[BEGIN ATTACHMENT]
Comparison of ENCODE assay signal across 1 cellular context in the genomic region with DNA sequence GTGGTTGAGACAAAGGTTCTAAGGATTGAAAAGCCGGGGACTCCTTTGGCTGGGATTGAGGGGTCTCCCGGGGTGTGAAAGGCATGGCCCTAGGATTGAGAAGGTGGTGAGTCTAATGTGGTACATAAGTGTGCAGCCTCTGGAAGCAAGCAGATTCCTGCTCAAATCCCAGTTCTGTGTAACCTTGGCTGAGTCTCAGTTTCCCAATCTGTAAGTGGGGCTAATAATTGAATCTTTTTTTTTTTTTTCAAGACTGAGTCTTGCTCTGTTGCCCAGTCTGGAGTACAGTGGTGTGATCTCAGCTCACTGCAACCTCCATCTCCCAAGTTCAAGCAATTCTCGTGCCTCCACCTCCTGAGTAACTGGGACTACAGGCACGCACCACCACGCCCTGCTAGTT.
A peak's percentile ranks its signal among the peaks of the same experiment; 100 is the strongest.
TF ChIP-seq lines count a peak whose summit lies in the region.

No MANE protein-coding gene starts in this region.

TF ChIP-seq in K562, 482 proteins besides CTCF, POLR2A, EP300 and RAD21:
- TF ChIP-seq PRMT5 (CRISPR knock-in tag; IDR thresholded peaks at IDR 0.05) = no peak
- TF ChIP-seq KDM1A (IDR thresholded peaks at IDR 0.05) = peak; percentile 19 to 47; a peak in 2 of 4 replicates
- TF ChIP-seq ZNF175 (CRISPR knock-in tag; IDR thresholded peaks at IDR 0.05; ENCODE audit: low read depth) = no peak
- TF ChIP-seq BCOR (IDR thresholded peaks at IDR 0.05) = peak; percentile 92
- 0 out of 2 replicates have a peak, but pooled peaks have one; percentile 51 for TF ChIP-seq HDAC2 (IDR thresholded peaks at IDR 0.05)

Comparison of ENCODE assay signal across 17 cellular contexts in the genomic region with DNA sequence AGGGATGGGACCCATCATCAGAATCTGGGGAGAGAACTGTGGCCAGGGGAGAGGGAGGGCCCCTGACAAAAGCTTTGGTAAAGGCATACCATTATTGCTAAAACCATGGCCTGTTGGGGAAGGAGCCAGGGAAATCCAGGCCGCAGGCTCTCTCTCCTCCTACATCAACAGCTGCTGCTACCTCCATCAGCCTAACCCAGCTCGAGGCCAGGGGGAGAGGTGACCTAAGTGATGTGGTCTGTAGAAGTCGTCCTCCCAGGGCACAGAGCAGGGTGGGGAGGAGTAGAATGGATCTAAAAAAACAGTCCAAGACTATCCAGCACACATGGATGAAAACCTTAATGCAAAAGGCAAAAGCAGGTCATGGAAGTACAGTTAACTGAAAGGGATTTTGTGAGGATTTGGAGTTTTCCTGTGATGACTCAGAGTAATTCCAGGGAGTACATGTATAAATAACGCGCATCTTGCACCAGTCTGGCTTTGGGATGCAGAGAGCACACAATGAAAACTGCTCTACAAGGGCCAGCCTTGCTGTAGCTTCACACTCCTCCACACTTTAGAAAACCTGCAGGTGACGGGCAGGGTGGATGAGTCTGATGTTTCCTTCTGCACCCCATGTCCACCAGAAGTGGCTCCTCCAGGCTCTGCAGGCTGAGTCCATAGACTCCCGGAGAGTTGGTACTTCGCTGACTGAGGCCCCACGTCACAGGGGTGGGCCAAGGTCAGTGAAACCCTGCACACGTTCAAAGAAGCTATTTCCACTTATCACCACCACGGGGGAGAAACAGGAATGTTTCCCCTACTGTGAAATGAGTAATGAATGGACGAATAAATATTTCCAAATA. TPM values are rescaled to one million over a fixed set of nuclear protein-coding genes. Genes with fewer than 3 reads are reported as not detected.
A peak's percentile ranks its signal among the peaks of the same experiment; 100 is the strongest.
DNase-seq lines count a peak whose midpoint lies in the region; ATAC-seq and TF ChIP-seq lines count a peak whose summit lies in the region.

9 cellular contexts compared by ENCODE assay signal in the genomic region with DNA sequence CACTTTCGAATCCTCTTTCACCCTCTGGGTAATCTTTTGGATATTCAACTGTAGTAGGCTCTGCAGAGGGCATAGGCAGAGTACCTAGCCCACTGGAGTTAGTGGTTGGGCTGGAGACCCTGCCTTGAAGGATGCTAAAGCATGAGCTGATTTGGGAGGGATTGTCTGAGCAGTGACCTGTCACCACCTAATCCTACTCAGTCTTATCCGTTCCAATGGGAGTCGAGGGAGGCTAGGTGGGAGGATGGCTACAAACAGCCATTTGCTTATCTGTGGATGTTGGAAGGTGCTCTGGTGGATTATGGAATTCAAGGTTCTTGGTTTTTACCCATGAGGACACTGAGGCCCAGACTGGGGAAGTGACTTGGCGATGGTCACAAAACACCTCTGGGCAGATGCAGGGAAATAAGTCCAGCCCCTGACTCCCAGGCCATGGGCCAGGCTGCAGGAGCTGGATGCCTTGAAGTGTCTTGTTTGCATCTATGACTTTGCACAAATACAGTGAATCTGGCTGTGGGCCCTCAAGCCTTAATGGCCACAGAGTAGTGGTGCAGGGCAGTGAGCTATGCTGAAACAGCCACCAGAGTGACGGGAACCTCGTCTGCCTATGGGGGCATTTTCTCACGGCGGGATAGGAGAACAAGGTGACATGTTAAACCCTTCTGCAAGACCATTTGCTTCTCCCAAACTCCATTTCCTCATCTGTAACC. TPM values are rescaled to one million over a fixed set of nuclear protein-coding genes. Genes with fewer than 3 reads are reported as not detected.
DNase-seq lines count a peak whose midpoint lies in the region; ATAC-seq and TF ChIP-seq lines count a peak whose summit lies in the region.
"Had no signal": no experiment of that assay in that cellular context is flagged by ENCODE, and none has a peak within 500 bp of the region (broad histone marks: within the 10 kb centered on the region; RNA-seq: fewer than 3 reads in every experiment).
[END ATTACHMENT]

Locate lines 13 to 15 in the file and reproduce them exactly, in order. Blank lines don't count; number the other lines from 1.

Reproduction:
DNase-seq lines count a peak whose midpoint lies in the region; ATAC-seq and TF ChIP-seq lines count a peak whose summit lies in the region.

9 cellular contexts compared by ENCODE assay signal in the genomic region with DNA sequence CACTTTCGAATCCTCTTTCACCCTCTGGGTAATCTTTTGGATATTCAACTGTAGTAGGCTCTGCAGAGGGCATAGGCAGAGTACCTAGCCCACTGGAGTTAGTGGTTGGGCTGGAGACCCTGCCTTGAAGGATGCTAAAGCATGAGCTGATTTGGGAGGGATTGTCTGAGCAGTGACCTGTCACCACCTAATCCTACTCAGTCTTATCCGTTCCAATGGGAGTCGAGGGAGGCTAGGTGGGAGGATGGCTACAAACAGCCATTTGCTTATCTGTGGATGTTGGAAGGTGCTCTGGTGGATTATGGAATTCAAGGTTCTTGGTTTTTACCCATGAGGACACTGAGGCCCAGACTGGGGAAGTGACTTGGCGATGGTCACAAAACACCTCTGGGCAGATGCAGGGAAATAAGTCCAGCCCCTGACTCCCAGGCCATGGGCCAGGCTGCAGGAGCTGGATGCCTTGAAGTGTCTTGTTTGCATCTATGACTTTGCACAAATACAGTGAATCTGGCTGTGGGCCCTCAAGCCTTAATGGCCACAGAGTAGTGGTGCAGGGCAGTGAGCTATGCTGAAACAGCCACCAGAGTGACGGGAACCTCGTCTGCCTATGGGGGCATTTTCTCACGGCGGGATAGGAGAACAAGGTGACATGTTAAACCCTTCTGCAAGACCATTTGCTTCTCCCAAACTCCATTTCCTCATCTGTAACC. TPM values are rescaled to one million over a fixed set of nuclear protein-coding genes. Genes with fewer than 3 reads are reported as not detected.
DNase-seq lines count a peak whose midpoint lies in the region; ATAC-seq and TF ChIP-seq lines count a peak whose summit lies in the region.